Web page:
There are many milestones in life but none more memorable than your first relationship.
It provides a footprint for the way forward and the impression it leaves is significant.
Mine was at the tender age of 15 years old. I was on a French exchange trip from school. His name was Olivier. He was older than me by one year. Typically of course he was tall, dark and handsome and despite my best efforts to ignore it, he won me over.
We fell in love in that “teenage first relationship” kind of way. I had no instruction just my instincts, but huddled over coffee in between those lessons that were supposed to improve my language skills, we plugged our francs into the jukebox and shared a love of music, literature and laughter. Yes, corny I know, but it really was like that.
At the end of my first trip we swapped addresses and thereafter followed years of letters between each exchange trip – love letters of the kind that just don’t exist now. Interspersed with these were tapes, recordings of the music he loved all dedicated to me. He introduced me to sounds I had never explored before, every one carefully chronicled on a piece of card inside the cassette holder. Those were the days!
The joy of receiving those letters and parcels each week is something my own teens will never appreciate. Now it is all digital and way too immediate. Gone are the days of anticipation, waiting for the postman to knock on the door and hand over that precious envelope that saw me take myself to my room for hours at a time, listening to his personalised recordings over and over again and that made me excited and tingle in every fibre of my being.
In return I sent letters of my own. No tape recordings. Just stories of my day to day life back in Blighty and musings of my thoughts about his music. What I liked and most definitely what I didn’t.
By return, each subsequent tape was modified to reflect my opinions and take me on a different journey of discovery to another artist. There were many. He was a DJ in his spare time. He had decks of the old fashioned kind and spent hours just massaging his music tastes to accommodate me and of course ultimately to please and woo me.
It’s funny because now I care little for music just words, but in those early days it shaped my life and still evokes precious memories of a bygone era and courtesy of him I still do a cracking performance to “Oops Upside Your Head”. The effort however was the most extraordinary element of it all and special on so many levels because it made me feel important.
Being valued in a relationship is something we all want and deserve but as I watch my own teens embarking on relationships of their own I despair. “Mum you are so old fashioned. It’s not like that nowadays!”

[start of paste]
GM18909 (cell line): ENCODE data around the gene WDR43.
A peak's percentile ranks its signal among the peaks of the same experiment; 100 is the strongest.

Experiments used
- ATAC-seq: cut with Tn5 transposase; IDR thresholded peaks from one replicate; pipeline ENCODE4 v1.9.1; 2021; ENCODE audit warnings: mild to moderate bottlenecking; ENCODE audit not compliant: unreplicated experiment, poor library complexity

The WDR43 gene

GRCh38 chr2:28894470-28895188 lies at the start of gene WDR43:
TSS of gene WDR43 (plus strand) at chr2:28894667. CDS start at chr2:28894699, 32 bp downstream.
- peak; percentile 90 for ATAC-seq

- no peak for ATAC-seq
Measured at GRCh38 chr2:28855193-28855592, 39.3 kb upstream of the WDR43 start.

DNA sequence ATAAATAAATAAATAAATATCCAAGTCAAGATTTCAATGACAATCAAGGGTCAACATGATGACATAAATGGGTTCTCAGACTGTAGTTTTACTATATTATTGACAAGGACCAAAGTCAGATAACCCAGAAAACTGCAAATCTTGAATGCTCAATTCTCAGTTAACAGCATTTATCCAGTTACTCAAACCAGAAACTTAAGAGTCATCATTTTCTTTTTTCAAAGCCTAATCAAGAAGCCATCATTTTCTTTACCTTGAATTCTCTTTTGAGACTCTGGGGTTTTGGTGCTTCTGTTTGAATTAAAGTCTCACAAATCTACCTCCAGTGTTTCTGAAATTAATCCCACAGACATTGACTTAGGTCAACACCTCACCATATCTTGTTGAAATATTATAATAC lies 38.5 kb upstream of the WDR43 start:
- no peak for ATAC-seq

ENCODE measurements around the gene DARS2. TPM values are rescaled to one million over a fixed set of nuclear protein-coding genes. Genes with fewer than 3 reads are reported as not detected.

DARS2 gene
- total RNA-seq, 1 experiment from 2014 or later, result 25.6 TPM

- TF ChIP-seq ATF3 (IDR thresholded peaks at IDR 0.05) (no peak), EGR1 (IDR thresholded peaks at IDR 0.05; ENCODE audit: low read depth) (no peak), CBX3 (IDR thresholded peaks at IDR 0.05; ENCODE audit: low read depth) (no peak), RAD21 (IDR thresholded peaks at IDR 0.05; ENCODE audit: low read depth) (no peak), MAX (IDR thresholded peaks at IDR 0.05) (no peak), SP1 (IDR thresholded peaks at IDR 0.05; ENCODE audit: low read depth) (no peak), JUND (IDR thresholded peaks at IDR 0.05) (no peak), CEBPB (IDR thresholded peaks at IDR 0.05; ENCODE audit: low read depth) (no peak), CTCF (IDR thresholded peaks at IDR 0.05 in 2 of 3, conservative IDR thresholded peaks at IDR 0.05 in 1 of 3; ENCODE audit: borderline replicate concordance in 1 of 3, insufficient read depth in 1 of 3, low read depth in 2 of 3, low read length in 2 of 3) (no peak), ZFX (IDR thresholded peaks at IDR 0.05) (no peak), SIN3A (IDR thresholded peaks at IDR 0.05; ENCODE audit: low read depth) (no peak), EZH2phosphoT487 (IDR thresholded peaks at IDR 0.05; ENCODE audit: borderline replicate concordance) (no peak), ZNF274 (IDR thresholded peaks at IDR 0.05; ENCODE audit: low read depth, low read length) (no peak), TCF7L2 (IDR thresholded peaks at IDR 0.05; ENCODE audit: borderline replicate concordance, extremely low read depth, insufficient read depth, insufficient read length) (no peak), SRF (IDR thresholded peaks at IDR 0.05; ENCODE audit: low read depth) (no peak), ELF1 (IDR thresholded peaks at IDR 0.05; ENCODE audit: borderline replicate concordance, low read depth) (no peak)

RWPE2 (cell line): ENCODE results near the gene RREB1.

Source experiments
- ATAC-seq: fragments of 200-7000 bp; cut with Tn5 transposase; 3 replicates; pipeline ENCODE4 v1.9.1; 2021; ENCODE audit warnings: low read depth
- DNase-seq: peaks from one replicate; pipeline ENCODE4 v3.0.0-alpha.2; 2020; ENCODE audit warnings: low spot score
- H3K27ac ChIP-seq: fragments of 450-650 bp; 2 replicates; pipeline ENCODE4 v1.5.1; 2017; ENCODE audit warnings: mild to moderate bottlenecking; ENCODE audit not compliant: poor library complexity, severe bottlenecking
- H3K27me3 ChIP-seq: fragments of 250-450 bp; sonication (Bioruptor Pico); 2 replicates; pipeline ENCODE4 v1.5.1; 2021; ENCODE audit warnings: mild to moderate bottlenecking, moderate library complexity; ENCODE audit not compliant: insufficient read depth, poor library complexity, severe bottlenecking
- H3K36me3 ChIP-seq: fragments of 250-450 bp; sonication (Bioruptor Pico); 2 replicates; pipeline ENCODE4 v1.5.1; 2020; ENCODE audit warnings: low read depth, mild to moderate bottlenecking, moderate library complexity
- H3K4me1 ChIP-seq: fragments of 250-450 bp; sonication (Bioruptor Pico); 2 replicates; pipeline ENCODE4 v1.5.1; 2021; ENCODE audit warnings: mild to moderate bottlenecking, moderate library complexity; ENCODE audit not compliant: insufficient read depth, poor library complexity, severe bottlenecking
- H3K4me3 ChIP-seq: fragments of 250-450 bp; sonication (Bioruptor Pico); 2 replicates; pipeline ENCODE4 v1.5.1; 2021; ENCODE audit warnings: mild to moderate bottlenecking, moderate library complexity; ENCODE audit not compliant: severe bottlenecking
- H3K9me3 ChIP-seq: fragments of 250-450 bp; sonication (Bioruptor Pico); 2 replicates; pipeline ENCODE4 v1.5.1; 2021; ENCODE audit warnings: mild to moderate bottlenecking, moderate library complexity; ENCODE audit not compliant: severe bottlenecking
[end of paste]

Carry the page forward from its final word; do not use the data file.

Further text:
My daughter had her first date a few weeks ago. There was no introduction to this moment just a ‘fait accompli’. “I am doing this. We are meeting here. Don’t worry about it. Track me if you have to but I will be fine.”
Was it any different to my day? After all my parents didn’t know about my dalliance until the arrival of that all important first package.
We worry as parents constantly nowadays about where our teens are, who they are with and what they are doing. I presume my parents did the same. The difference of course is the lack of information at their disposal. There were no phones and they didn’t have access to “find my friends” but that doesn’t mean to say they weren’t anxious, just helpless or maybe just trusting of the values they had instilled.
Trust is at the root of it all. I have lectured my teens to death about safety and sharing information about their movements but every one wants some little secret, some little bit of themselves that you don’t want anyone else to know, especially your parents. God knows, however, that now more than ever the risks are bigger and greater and if there is no trust and by result no confidence shared, the dangers are magnified.
“Mum it’s different now” doesn’t wash with me. I don’t care for the disregard of other parents, the eye rolling of friends as I demand more information. I want to know it all so that I can be on top of it and if, just if, there is a little bit of a sniff of danger I can alert them to my fears and be in control.
Meanwhile the treadmill of watching my teens navigate their own relationships is furious and at times precarious. I try to act as the guiding light but of course my words are unwelcome and uninvited. “Stop micro-managing” is a favourite riposte. There are, however, always pearls of wisdom to be shared and as they both set off on that voyage of discovery of their own, advice shrouded beneath the vast umbrella of parental care and interest, is all I have at my disposal, albeit against my own historical backdrop of excitement and trepidation at my first relationship. After all we all have to start somewhere don’t we?
Editor’s Note: Do you have memories of your first relationship that you would like to share? Have they shaped how you advise your own teens? I would love to hear your stories.